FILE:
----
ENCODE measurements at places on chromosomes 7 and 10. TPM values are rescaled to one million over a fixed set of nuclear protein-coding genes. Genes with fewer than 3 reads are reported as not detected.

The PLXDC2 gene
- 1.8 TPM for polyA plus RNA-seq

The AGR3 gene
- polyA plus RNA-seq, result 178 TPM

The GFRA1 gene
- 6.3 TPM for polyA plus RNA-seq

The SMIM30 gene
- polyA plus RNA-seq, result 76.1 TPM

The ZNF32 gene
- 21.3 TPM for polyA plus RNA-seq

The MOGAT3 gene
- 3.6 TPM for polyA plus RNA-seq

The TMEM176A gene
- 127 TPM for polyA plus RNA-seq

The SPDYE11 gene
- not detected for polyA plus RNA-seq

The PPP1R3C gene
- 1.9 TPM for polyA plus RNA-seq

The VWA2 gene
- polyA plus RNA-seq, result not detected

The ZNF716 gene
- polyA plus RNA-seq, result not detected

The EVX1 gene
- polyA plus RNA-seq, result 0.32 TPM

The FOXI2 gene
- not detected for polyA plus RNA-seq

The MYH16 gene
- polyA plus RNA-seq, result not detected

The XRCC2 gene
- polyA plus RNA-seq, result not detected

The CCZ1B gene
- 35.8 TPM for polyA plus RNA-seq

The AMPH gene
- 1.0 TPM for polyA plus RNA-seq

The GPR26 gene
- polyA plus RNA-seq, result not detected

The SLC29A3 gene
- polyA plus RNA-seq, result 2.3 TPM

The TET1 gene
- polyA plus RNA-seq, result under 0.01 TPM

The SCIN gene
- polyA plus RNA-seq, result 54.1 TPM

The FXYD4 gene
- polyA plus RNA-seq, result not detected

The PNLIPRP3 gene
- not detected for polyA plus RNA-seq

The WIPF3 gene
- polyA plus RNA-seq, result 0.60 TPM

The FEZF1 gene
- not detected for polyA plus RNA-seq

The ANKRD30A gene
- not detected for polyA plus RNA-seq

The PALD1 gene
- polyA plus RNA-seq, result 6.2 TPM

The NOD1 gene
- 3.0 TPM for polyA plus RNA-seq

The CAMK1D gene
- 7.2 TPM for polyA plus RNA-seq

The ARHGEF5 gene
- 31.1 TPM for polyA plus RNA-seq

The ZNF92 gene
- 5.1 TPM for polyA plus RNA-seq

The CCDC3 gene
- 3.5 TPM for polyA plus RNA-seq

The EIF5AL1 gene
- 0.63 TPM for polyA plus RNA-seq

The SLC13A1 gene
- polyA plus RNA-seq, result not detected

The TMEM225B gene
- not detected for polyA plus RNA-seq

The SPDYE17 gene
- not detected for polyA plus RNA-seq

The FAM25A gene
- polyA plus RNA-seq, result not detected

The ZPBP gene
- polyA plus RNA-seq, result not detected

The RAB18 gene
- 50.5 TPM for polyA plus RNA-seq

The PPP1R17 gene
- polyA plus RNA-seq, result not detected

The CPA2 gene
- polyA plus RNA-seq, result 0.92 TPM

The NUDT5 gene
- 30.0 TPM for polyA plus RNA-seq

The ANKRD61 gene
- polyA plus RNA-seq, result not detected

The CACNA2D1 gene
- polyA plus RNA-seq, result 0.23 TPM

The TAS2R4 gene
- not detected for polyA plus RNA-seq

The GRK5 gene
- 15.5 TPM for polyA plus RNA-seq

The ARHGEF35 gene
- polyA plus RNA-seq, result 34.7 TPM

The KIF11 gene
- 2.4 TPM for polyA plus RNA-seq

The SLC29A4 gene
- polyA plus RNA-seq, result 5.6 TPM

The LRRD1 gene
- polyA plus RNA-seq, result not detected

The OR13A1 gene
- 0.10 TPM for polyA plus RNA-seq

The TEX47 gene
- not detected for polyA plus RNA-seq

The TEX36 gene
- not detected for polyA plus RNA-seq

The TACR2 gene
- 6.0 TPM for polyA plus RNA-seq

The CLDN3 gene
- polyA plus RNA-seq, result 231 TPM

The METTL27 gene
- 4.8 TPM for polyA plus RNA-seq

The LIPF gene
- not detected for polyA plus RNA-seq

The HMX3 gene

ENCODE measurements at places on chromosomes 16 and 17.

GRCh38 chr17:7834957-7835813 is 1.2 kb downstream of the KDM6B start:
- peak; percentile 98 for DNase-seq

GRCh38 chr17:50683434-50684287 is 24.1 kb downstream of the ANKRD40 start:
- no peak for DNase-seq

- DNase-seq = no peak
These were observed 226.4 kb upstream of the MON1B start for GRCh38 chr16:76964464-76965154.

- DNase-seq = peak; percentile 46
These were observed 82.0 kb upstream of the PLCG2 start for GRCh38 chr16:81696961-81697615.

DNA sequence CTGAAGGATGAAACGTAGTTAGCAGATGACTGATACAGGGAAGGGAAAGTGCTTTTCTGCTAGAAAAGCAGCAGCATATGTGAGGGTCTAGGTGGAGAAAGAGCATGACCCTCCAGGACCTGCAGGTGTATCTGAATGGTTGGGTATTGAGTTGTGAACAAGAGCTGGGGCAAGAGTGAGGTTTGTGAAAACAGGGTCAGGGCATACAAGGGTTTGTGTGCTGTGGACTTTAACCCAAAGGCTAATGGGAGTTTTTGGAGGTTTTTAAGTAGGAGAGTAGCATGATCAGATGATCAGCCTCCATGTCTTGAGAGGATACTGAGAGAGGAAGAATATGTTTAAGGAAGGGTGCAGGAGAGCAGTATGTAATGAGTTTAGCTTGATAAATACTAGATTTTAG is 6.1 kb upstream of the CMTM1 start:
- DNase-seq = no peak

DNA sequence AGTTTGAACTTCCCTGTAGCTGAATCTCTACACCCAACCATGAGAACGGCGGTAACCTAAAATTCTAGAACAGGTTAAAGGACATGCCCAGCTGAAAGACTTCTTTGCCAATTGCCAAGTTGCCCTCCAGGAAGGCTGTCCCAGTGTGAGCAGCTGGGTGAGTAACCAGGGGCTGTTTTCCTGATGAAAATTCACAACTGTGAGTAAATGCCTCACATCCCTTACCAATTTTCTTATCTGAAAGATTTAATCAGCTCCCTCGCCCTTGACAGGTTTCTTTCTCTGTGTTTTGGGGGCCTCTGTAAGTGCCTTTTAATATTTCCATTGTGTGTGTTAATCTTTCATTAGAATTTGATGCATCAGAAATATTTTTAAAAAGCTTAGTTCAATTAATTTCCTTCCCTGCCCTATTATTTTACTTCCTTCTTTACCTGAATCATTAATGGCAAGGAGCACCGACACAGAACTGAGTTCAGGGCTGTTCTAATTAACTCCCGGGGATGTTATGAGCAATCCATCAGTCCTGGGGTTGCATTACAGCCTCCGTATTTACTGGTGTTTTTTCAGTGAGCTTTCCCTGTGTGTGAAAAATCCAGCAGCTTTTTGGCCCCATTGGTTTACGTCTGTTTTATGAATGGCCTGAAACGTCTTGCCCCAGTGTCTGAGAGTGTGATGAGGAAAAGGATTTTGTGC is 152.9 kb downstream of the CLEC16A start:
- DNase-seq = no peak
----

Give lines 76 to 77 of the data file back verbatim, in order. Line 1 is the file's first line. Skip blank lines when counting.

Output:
The ZPBP gene
- polyA plus RNA-seq, result not detected